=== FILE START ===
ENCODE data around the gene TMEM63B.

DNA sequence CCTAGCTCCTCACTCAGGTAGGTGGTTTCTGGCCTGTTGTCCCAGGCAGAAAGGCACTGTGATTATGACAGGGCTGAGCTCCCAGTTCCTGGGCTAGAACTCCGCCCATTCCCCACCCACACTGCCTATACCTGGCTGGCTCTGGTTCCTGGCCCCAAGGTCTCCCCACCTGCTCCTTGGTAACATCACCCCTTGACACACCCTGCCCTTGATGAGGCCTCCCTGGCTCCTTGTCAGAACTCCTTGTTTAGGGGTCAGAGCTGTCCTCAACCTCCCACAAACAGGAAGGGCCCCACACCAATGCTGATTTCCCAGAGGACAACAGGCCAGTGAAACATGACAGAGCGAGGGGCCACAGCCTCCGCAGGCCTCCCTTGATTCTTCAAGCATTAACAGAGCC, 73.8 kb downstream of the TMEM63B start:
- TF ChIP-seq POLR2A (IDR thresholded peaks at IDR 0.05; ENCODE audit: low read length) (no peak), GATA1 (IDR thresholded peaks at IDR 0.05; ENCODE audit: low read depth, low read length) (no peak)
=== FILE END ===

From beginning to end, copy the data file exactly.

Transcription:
ENCODE data around the gene TMEM63B.

DNA sequence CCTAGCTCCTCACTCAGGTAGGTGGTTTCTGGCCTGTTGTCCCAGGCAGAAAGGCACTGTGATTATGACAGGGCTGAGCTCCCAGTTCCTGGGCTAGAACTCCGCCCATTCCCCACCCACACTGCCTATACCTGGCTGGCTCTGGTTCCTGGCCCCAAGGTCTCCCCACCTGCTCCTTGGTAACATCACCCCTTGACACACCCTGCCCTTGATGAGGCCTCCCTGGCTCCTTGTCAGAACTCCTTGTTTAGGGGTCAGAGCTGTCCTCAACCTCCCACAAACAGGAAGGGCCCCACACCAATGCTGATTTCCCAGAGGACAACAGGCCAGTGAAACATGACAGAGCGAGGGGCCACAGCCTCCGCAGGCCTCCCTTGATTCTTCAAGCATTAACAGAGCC, 73.8 kb downstream of the TMEM63B start:
- TF ChIP-seq POLR2A (IDR thresholded peaks at IDR 0.05; ENCODE audit: low read length) (no peak), GATA1 (IDR thresholded peaks at IDR 0.05; ENCODE audit: low read depth, low read length) (no peak)